1. Bum
    2. Worker
    3. Thinker
    4. Worker and Thinker

    Life isn't about just working hard. Its about working in a smart and efficient manor to achieve your personal goals.
  7. Dec 1, 2003 #6
    Hermann Minkowski called Einstein a "lazy dog", so I'd say you're in good company. As dduardo also pointed out, some of the more notable people of our time, scientists or otherwise, were not exactly stellar students.

    Extending what the wise Ambitwistor said, out of the two forms of motivation (extrinsic and intrinsic), the extrinsically motivated people seem to be more manic about their progress. They need more instantaneous gratification I'd say, and they continually need it in order to facilitate personal progress. Contrast this with more intrinsically motivated people, and the progress may appear to be slower by the observer, but the result can often be more profound. Consider Newton, a man who went through years of self-depravity in order to concentrate; the result was of course The Principia. Einstein was also said to concentrate on a single problem for years. This isn't in the mindset of someone who expects more instant gratification for their efforts through grades.

    I'll stop now, because I question the lucidity of the above :)
  8. Dec 1, 2003 #7
    The reason you are slacking is because you don't care about the subjects you are studying - you are someone who needs to puursue dreams, then you will find true discipline.
  9. Dec 1, 2003 #8
    But she is pursuing her dream, of buying a car; unfortunately those pesky school subjects she doesn't care about are getting in the way. :smile:
  10. Dec 1, 2003 #9


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    There are other mehods of paying for a car, such as drugs, gambling and prositution.

    Or you could just steal a car.
  11. Dec 1, 2003 #10
    haha well thanks all... encouraging... i think...

    I think though that i've gotten beyond normal slacking a bit though. And am probably headed where zantra said... and sadly, that didn't used to bother me... so that all added to my slackingness... actually i'm still not sure if it bothers me... i really don't know what my future holds and the ghetto mightn't be so terrible... depends on what you value in life...

    but either way... i don't even just slack in the subjects i don't like... i slack no matter what. I love physics and calculus, but i still rarely do work outside of class... i love french and piano too... also classes... and again... never do the work for them either.

    I used to study a lot outside of class. I read books all the time, always tried learning new things... and i've even stopped doing that... I'm at like a standstill in life... and i'm literally doing absolutely nothing. And i'm not happy about that. I like being semi-productive... i like learning... but i think i've lost that passion maybe... due to my extreme slacking... i'm not sure. I want it back though. learning and knowledge and all that was like what i lived for... and its gone now. I guess i'm hoping that by using a shallow goal like my car to get myself uesd to working again, that perhaps i can respark my desire for knowledge up again.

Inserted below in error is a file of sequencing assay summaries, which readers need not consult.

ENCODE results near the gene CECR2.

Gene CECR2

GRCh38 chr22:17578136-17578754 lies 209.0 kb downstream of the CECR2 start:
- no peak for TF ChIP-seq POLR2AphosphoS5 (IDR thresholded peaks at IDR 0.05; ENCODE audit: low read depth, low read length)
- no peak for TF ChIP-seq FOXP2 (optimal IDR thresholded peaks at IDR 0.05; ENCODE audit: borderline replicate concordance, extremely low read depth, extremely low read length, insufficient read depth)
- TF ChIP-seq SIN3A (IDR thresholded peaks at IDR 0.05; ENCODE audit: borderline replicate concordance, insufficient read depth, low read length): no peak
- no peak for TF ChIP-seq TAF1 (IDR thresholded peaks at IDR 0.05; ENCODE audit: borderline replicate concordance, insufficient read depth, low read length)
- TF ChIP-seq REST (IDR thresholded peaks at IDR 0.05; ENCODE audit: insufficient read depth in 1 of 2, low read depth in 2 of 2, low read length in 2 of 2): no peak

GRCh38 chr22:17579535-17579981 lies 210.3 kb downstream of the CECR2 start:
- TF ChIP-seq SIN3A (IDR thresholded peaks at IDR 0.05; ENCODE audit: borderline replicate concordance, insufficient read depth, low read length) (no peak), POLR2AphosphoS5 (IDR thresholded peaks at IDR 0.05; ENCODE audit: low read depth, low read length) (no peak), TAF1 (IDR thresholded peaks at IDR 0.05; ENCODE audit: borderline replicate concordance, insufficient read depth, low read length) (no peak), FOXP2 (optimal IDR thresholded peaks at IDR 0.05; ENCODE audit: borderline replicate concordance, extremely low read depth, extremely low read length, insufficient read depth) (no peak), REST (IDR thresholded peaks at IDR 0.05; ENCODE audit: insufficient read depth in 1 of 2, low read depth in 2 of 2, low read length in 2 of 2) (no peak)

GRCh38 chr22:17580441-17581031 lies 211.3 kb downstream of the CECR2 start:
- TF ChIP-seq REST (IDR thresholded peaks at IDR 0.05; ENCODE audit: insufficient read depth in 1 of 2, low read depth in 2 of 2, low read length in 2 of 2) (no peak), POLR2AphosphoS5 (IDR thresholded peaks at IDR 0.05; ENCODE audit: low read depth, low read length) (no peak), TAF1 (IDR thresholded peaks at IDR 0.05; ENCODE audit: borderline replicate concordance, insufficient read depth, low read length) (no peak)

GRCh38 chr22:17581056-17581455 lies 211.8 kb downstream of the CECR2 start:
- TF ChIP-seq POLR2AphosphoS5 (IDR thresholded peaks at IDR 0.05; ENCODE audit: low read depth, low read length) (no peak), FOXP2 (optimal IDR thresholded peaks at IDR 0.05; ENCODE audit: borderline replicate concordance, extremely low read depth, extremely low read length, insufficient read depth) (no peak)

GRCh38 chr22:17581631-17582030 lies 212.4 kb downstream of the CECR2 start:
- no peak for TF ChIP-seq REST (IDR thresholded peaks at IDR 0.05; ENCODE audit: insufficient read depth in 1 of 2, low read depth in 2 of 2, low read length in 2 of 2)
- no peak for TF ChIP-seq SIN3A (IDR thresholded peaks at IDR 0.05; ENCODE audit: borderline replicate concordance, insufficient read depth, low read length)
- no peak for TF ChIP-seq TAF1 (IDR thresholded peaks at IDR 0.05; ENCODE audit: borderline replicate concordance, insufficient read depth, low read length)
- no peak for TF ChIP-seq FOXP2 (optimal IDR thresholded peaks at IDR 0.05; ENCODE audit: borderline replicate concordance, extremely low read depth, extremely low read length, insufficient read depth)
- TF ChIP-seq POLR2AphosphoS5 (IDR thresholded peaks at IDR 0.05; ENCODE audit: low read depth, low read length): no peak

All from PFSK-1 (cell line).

rrrrg... i'm so frustrating...
  12. Dec 1, 2003 #11

    haha... hmm... don't tempt me... i have no moral qualms with any of those methods... only reason i don't do that stuff is because i question my sanity and how grounded to reality i am... i'm scared that that stuff doesn't bother me, i'm not normal... soooo... i just don't do that stuff, just in case, one day, i wake up and decide to be sane...

    Unfortunately, my dumb unrealness i think is also the cause of problems in the work department... if i were more normal i think i could convinve myself that a few hours of homework wasn't so terrible...
  13. Dec 1, 2003 #12


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    There are some other oddball ways of motivating yourself that may or may not work. E.G. forbid yourself from eating anything but peanut butter sandwiches until your work is done. (It helps if you get your parents in on it)
  14. Dec 1, 2003 #13
    you know... i think that's the best advice yet... that might actually work. I'm so used to all the conventional punishment type stuff, that something like that might work...

    and yeah, i put my parents on me, and all my teachers, my friends and just about anyone i could recruit for the cause. I'm hoping that i'll crack under the constant pressure... but i'm unsure about that... peanut butter sandwhiches though... you may be on to something....
  15. Dec 1, 2003 #14
    Well, I have a lot of experience not only with slacking, but with going through very apathetic phases in my life. I think it's a problem that runs deeper than what shallow goals or simple reward/punishment methods can fix. Heaping up external pressure from your parents, friends, etc. won't help, if you're at a point in your life where success or failure doesn't have a real emotional impact on you. (Notice I didn't say "doesn't mean much to you"; it could mean something intellectually, but it doesn't really make you feel much different.)

    So, one problem is you seem to be drifting in life. It can be hard to maintain an interest in any one thing when you don't know how it ties into your life and future. You may need to do some thinking about that.

    (Sometimes people can also end up apathetic if they've gone through an emotional roller-coaster recently, so if that's an issue, you'd have to work on that too.)

    As for resparking the intellectual interest, there's a number of things you can do.

    One is to spend more time interacting with people who haven't lost that interest; it can rub off, and they can tell you about all kinds of neat things you've never even heard of.

    A second thing is to teach people. You get the satisfaction of helping people, and it gets you back into the intellectual side of things.

    A third option is to actually do things. It's easy to remain detached when you're just reading about them. And even when you're doing homework, all the problems are artificial and imposed from without. Find something you're interested in and play around with it. Build something, or try solving simple problems of your own invention.

    Your situation reminds me a little of the physicist Richard Feynman after WWII. He worked very intensely on the Manhattan Project, and got burned out. He took a professorship at Cornell but was producing nothing, research-wise. Then one day he saw somebody throw a pie plate and noticed it was wobbling, and wondered how fast the wobble was. He sat down and calculated it out, and went around telling people about it. The other professors were like, uh, that's cute, but who cares? Feynman said, I just felt like playing around with it. And after a while, it reminded him of a problem he'd once tried working on involving the spin of the electron, and it eventually got him back into the swing of things; he had his curiosity back.